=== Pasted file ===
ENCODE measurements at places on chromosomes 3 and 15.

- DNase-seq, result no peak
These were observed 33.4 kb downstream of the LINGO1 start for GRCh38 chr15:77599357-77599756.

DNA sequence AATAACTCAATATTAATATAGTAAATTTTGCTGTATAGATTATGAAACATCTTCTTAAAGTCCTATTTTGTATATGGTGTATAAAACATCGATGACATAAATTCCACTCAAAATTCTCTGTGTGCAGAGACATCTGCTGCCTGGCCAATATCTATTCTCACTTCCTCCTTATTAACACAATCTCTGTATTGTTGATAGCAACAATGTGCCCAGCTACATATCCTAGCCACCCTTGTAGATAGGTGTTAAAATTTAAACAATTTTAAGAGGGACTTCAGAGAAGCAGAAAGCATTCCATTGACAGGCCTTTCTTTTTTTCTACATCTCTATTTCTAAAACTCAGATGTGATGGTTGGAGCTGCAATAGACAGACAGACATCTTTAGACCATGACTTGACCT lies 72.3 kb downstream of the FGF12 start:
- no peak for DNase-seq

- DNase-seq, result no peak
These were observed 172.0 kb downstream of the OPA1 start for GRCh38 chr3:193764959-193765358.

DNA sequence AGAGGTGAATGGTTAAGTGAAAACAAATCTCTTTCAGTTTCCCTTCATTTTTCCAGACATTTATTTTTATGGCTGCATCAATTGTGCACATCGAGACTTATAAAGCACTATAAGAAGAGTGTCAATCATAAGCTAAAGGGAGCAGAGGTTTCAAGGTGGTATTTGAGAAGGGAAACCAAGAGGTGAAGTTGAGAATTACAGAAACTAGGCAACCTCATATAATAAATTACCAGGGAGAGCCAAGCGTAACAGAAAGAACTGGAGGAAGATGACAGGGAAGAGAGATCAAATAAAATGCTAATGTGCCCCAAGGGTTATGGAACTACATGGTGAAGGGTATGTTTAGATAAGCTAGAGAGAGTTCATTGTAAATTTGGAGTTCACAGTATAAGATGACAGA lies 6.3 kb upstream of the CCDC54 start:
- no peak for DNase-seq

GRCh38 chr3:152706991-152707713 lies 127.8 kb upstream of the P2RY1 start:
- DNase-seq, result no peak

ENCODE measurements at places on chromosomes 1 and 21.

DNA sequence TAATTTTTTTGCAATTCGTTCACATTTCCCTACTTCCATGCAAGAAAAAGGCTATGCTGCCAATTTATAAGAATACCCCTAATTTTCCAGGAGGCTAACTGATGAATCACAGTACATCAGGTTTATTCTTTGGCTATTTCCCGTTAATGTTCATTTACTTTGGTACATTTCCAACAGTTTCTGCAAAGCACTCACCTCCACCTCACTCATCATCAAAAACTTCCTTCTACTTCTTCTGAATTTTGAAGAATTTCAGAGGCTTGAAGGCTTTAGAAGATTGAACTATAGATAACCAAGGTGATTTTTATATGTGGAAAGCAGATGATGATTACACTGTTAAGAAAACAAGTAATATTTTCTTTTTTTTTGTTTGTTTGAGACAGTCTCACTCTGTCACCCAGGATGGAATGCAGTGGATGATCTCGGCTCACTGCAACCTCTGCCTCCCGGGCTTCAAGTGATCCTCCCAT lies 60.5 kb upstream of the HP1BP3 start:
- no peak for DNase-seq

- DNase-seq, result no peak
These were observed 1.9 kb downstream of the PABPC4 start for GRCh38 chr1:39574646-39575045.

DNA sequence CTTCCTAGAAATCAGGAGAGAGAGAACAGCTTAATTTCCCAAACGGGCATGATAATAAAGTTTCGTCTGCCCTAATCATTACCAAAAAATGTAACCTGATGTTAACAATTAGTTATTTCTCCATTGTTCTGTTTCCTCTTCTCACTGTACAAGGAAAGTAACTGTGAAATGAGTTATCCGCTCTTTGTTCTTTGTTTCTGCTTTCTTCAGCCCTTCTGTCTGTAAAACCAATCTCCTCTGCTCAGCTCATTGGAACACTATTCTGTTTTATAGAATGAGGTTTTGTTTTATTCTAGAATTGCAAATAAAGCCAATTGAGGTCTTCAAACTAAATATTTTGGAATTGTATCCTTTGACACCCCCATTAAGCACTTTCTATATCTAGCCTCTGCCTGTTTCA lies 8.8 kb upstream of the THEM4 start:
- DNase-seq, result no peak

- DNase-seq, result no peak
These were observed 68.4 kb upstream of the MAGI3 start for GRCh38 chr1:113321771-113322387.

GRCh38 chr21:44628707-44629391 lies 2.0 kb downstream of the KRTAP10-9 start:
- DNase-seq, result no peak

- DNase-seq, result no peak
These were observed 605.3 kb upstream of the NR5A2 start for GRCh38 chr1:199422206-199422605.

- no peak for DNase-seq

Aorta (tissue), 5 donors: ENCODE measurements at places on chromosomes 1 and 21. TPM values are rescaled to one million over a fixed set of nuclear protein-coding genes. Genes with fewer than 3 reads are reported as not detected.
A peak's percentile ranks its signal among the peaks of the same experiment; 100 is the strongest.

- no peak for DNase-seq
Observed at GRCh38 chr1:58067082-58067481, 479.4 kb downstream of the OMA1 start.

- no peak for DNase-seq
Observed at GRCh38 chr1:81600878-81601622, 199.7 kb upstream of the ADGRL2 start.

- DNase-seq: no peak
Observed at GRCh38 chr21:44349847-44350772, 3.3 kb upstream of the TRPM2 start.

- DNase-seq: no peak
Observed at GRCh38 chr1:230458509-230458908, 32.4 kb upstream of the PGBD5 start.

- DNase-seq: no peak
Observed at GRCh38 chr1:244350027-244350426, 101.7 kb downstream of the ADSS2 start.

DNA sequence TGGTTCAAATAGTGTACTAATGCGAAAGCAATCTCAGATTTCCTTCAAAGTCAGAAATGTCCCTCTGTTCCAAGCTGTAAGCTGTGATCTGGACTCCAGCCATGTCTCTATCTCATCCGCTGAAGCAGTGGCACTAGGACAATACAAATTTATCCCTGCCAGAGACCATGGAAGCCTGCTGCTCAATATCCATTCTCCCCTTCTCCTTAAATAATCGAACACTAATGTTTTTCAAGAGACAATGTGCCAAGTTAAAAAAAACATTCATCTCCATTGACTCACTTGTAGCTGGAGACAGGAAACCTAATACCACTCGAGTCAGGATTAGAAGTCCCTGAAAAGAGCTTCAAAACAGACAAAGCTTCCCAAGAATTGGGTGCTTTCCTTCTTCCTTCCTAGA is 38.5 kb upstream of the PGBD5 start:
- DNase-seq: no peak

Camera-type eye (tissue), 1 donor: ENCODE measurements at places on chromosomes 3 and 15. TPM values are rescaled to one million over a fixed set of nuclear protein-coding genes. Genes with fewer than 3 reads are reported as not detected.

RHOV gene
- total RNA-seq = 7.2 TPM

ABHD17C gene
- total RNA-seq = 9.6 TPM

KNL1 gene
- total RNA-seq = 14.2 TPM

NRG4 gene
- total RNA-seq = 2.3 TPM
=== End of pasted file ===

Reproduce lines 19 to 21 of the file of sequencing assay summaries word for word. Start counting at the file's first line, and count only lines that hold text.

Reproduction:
- DNase-seq, result no peak
These were observed 68.4 kb upstream of the MAGI3 start for GRCh38 chr1:113321771-113322387.

GRCh38 chr21:44628707-44629391 lies 2.0 kb downstream of the KRTAP10-9 start: